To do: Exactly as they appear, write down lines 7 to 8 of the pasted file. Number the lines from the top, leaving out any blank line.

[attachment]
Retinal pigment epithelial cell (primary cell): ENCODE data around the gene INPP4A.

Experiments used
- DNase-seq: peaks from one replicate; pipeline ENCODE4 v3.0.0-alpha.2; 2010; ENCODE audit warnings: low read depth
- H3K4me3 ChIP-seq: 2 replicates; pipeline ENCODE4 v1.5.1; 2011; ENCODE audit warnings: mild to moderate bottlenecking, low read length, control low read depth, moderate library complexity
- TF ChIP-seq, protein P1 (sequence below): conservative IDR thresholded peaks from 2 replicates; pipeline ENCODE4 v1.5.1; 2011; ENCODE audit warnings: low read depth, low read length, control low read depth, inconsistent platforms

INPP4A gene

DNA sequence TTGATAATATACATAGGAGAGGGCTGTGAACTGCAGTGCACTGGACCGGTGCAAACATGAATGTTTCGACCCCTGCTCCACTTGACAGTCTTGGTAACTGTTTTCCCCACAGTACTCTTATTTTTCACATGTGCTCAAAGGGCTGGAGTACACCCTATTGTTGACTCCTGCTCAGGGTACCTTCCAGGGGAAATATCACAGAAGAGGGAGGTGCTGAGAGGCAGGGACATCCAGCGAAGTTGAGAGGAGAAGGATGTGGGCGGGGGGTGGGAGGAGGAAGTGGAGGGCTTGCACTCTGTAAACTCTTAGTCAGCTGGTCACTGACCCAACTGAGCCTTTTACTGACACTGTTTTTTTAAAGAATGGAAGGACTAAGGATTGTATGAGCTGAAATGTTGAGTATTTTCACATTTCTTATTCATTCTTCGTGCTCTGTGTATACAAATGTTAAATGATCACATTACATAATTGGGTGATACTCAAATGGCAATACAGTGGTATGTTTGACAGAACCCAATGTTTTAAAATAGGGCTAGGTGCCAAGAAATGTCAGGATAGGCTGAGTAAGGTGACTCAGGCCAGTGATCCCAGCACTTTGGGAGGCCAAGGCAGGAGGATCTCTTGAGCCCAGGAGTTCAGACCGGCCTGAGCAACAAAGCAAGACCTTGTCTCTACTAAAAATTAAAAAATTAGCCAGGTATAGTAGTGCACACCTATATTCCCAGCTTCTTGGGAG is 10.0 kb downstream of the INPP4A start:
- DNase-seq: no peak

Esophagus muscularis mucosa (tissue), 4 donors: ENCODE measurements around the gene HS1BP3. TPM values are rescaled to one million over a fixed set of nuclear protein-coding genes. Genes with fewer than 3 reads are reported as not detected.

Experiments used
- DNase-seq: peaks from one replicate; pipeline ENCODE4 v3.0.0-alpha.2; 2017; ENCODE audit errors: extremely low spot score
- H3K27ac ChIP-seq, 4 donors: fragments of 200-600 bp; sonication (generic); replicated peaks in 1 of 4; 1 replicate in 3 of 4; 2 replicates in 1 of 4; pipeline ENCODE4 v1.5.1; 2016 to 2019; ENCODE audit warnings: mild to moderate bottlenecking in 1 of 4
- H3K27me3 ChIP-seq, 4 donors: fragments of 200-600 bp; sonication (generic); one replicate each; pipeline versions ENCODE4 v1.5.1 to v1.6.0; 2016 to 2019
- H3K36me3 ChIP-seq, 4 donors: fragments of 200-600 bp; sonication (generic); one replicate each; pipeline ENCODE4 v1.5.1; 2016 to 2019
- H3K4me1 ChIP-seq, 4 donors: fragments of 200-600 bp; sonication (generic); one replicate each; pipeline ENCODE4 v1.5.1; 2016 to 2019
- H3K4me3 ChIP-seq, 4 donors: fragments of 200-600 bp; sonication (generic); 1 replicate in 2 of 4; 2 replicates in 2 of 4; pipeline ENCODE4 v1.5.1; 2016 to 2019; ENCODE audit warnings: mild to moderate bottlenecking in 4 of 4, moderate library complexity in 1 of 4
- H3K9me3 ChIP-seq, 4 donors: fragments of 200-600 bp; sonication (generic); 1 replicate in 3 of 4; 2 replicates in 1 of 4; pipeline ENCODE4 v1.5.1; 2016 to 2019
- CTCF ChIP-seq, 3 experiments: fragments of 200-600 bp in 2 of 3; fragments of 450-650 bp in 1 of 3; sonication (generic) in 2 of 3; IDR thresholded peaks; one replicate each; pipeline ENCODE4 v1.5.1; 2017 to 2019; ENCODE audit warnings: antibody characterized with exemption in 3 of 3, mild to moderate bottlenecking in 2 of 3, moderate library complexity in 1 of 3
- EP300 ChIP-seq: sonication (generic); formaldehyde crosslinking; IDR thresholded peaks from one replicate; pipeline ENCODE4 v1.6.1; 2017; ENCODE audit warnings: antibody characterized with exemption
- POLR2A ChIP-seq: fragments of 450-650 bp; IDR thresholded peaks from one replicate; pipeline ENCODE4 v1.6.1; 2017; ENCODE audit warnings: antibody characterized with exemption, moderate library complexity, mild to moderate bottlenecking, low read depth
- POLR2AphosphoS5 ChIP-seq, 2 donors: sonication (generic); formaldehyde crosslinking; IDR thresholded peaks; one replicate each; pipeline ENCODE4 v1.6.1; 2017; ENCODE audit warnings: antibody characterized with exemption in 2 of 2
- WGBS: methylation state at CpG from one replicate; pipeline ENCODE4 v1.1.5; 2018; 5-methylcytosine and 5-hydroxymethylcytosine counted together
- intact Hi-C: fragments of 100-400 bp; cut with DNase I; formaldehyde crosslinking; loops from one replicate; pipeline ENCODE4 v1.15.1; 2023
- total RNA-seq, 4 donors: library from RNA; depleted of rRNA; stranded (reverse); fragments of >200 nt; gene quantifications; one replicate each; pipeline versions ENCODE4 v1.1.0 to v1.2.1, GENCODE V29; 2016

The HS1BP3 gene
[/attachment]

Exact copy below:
DNA sequence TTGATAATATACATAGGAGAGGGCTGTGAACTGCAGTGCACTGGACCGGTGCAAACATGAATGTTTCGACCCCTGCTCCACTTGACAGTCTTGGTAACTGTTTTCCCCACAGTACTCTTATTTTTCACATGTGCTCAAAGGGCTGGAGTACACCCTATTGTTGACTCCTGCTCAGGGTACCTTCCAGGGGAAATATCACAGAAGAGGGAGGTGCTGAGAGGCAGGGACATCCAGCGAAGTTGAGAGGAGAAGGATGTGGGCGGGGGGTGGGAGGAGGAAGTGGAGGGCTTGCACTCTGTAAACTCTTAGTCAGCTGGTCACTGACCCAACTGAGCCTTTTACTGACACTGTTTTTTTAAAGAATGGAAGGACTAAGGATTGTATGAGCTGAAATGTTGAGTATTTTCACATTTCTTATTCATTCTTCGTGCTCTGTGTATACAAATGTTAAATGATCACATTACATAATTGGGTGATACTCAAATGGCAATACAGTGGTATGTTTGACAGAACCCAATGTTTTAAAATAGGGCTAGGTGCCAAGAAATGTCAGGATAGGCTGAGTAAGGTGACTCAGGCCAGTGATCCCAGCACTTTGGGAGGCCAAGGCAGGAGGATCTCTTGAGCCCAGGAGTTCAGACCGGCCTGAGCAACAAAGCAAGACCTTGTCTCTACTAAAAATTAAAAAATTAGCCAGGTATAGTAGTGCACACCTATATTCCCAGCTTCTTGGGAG is 10.0 kb downstream of the INPP4A start:
- DNase-seq: no peak